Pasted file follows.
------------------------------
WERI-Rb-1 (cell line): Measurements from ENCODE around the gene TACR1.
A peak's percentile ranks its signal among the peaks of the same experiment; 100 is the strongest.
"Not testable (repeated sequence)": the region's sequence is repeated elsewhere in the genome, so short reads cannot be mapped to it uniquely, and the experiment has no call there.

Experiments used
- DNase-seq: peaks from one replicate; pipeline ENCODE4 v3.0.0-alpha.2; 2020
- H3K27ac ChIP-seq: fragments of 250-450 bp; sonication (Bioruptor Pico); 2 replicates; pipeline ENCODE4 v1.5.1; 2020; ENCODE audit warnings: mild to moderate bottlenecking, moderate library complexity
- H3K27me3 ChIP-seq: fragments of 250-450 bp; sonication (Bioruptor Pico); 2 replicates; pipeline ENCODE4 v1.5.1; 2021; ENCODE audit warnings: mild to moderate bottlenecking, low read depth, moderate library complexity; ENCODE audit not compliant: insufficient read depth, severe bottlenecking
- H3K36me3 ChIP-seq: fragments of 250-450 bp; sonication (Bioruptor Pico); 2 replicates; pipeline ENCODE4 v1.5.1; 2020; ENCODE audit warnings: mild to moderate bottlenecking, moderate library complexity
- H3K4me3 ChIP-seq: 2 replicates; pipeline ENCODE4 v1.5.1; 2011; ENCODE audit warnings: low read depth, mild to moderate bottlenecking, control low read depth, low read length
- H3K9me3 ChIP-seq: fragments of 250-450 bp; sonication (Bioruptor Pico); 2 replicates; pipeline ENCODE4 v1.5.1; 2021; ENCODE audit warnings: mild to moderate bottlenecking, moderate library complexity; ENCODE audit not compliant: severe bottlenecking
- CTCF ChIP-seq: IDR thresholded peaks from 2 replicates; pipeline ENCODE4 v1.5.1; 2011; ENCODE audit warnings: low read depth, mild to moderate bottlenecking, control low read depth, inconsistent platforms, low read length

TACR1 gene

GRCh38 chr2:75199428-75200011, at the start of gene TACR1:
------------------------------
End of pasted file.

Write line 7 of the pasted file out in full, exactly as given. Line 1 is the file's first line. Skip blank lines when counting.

- H3K27me3 ChIP-seq: fragments of 250-450 bp; sonication (Bioruptor Pico); 2 replicates; pipeline ENCODE4 v1.5.1; 2021; ENCODE audit warnings: mild to moderate bottlenecking, low read depth, moderate library complexity; ENCODE audit not compliant: insufficient read depth, severe bottlenecking